• (Evening Standard, London, 15 September 2017) The Serious Fraud Office and French prosecutors are in close discussion over the terms of a £1 billion-plus settlement for Airbus over corruption allegations. The deal, called a Deferred Prosecution Agreement (DPA), would be the largest ever in Europe, after a year-long investigation into irregular payments by Airbus to intermediaries. The French and German-owned plane maker allegedly used highly-paid fixers around the world to sell A380 planes worth billions to China, Turkey, Indonesia, the United Arab Emirates and others.  Sales to Kazakhstan, Tunisia and Saudi Arabia are being investigated separately. Airbus has admitted “misstatements and omissions relating to information provided in respect of third party consultants in certain applications for export credit finance for Airbus customers”.

  • (Bloomberg, Kampala, 15 August 2017) Standard Bank Group Ltd.’s Ugandan unit plans to raise $3 billion for a crude pipeline by the second half of next year as the East African country prepares to start oil production by 2020. Companies will explore raising bank debt or loans from export credit agencies among the options they are considering. The 1445 kilometer pipeline will connect Uganda’s Hoima oilfields in the west to the port of Tanga in neighboring Tanzania.

  • (Sputnik, Berlin, 3 September 2017) German Chancellor Angela Merkel said Sunday that Berlin cannot stop the talks on Turkey's accession, but it would impose economic punitive measures in response to arrests of German citizens... She added that Berlin could put pressure on Ankara in terms of its economy, in particular by issuing a stricter warning to those who wanted to visit the country and by introducing restrictions on loans from the European Central Bank, World Bank and Hermes export credit guarantees issued by the German government.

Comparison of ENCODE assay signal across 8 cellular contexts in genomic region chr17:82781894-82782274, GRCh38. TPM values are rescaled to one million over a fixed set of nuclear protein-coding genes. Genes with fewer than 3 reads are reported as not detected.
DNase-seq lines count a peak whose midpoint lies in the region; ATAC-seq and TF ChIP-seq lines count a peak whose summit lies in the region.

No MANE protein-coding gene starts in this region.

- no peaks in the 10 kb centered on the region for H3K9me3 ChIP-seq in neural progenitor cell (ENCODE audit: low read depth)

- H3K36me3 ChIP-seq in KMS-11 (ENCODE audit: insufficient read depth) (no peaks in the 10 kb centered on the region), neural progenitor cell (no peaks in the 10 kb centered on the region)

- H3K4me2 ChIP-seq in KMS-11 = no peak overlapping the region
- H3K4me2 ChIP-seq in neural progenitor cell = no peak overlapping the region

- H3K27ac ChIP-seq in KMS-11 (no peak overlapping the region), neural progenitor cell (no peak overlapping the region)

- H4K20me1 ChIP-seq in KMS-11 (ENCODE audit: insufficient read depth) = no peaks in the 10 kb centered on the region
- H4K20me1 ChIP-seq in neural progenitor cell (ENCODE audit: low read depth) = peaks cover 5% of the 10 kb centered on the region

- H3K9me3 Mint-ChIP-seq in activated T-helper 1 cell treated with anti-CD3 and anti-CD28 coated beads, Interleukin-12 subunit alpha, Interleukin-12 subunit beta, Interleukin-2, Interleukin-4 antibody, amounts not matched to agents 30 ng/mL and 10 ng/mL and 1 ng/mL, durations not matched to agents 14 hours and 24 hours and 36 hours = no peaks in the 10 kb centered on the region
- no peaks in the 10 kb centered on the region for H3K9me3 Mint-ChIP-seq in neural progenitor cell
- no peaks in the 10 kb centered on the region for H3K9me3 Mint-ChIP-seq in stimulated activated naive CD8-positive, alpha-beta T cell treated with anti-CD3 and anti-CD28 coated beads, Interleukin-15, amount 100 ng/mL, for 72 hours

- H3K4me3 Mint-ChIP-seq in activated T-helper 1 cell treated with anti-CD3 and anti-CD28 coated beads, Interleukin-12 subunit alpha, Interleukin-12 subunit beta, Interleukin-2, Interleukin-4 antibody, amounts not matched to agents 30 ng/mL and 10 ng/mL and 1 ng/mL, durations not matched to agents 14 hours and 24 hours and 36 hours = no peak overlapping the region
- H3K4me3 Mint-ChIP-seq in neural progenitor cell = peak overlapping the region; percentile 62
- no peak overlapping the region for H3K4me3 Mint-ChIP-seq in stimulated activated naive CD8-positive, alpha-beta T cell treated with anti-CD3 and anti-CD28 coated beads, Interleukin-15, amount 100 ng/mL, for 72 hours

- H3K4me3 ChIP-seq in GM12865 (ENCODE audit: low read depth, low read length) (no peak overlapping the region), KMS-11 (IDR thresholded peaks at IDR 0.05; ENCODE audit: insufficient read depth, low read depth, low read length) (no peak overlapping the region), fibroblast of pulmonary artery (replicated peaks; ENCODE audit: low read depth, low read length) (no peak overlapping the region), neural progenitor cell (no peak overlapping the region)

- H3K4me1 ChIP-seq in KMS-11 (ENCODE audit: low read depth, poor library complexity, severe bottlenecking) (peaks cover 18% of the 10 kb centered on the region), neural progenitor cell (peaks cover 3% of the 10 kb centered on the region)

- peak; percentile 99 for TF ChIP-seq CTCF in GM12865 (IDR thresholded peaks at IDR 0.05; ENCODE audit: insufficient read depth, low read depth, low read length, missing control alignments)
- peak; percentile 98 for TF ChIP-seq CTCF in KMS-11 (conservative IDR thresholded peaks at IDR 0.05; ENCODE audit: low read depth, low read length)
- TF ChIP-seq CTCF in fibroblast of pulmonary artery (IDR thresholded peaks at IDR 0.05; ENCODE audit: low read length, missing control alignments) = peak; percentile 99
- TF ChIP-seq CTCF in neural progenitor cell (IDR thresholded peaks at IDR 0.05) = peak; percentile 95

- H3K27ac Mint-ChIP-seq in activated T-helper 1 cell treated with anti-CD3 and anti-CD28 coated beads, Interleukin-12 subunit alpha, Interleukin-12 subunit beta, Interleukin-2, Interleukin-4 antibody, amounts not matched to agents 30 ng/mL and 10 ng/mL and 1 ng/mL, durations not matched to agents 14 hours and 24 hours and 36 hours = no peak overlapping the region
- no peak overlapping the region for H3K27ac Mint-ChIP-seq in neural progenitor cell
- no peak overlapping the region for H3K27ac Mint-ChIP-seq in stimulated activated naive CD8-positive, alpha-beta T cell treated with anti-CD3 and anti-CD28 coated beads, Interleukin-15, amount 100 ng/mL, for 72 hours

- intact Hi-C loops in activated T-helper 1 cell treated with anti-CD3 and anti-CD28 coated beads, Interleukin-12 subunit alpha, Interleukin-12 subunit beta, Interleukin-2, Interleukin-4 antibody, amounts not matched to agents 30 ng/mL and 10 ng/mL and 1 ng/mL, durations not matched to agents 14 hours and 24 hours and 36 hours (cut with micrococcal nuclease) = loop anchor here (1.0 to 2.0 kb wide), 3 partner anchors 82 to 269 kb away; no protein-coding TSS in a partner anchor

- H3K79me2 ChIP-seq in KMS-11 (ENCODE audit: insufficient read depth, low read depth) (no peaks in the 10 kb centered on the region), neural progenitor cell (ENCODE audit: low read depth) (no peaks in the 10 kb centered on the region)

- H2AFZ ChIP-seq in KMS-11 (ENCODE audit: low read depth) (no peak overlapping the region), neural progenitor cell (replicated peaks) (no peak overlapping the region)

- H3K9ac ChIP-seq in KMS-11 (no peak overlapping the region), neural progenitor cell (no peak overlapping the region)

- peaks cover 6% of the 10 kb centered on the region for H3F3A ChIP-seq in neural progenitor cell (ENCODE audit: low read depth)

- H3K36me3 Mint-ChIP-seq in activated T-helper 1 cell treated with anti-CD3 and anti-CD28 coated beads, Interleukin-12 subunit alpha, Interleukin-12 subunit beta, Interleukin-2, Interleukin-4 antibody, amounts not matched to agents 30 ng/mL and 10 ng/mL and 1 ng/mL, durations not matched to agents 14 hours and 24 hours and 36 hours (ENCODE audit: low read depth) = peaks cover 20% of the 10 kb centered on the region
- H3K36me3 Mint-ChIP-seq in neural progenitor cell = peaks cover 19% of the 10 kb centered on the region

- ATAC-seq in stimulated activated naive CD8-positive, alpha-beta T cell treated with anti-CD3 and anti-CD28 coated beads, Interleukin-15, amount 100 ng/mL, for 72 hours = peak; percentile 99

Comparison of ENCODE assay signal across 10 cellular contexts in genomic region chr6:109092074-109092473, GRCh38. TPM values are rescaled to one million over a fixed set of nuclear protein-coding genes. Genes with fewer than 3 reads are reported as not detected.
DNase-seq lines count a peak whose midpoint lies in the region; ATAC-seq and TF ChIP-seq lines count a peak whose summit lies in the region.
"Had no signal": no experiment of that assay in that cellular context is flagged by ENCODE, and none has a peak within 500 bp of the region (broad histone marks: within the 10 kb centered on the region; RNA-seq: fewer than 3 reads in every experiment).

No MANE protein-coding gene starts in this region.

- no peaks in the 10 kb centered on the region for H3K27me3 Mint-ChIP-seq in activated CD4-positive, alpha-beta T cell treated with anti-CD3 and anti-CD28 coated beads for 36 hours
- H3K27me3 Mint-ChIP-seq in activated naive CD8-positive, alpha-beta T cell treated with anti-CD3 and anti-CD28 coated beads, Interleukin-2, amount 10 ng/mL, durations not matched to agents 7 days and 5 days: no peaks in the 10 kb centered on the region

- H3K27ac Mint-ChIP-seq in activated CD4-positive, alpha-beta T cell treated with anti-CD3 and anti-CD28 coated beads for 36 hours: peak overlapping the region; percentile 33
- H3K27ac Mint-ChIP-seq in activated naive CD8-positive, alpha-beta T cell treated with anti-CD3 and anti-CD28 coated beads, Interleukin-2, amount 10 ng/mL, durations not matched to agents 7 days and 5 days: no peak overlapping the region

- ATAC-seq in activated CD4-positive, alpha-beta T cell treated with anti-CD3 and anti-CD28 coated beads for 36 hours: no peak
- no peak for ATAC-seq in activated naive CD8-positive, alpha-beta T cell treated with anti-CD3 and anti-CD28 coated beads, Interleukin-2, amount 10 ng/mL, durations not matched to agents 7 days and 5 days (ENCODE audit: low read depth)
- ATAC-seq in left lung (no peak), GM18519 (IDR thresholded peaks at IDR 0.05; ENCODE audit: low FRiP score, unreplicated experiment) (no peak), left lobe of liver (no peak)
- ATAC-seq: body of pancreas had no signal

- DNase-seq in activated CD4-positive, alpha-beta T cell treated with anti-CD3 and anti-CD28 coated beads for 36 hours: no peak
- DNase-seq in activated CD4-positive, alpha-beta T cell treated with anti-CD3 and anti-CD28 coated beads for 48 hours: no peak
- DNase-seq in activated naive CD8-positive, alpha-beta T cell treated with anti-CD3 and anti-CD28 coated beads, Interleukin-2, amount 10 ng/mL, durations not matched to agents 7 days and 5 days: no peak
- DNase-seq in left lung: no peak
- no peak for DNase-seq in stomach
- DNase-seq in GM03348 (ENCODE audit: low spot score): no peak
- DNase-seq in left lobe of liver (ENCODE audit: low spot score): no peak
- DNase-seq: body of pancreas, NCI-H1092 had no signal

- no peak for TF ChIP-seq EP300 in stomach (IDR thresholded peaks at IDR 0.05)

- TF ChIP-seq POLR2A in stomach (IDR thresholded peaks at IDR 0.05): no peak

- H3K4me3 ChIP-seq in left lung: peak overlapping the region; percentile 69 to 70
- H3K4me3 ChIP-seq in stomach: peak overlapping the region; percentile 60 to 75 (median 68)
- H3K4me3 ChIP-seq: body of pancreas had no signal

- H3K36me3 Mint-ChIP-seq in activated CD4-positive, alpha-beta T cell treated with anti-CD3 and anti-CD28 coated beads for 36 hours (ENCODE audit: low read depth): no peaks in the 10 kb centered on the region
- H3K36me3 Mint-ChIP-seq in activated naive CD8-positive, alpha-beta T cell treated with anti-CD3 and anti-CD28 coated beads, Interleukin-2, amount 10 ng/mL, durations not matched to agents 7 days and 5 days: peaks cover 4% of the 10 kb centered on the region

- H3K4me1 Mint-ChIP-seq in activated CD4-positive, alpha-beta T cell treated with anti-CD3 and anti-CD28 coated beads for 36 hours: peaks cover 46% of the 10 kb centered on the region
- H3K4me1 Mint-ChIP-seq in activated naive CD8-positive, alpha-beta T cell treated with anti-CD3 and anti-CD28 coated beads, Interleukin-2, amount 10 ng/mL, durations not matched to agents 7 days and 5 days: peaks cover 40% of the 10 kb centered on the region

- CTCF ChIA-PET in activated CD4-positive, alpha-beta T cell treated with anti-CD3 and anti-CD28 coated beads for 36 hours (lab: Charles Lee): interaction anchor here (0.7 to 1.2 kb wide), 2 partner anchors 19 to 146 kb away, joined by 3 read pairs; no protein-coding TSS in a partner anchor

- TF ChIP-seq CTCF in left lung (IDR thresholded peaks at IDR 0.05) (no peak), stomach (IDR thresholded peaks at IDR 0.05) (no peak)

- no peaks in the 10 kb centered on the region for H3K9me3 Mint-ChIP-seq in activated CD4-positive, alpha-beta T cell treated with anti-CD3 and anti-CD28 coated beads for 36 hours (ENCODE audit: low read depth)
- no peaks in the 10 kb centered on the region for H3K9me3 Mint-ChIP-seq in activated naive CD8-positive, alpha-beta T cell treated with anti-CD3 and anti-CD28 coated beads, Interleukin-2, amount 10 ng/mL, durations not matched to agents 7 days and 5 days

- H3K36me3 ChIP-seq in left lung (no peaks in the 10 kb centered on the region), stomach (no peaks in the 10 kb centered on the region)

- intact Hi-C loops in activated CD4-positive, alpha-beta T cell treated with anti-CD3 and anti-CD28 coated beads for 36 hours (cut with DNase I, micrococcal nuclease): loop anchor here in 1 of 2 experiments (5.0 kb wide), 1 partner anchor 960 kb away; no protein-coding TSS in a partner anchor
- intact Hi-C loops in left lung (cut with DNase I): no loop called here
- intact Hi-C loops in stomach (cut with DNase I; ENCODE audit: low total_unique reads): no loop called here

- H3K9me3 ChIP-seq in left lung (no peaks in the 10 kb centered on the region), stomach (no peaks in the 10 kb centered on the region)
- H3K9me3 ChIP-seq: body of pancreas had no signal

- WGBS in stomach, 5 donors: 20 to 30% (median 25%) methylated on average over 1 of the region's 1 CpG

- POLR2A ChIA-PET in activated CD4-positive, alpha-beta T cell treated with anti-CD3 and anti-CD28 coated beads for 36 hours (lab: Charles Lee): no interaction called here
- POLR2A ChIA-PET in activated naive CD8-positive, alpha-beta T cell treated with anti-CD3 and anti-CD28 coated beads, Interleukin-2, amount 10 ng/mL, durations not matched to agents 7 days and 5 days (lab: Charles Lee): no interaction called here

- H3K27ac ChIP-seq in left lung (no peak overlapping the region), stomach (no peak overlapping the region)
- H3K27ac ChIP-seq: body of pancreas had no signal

• (Forbes, 17 September 2017) Former Representative Scott Garrett is on record, as reported by Politico, as committed to supporting President Trump’s commitment to having a “‘functional’ export credit agency” while seeing Ex-Im, which provides trade financing to American exporters, "reformed and modernized as outlined by Congress." This is entirely sound.Former Representative Scott Garrett is on record, as reported by Politico, as committed to supporting President Trump’s commitment to having a “‘functional’ export credit agency” while seeing Ex-Im, which provides trade financing to American exporters, "reformed and modernized as outlined by Congress." According to an article in Politico, “In 2015, Garrett said the agency ‘embodies the corruption of the free enterprise system.’” This, of course, endeared him to free market conservatives while offending Ex-Im's beneficiaries. Trump’s budget chief Mick Mulvaney said on CNBC that Trump was now pro-Ex-Im, and the president himself professed his love for Boeing's bank to the Wall Street Journal. The president said he planned to fill two vacancies on the bank's board, which has been effectively paralyzed with three open seats on its five-member board.

  • (Financial Tribune, Tehran, 23 September 2017) In what were the first finance deals clinched with cautious European banks after the implementation of the nuclear accord provided sanctions relief in January 2016, Iran signed two agreements worth a total of €1.5 billion ($1.8 billion) with Austria's Oberbank and Denmark's Danske Bank on Thursday. According to Oberbank's CEO, export credit guarantees covering 99% of a project’s volume will be provided by the Oesterreichische Kontrollbank (OeKB), the main Austrian body that issues them.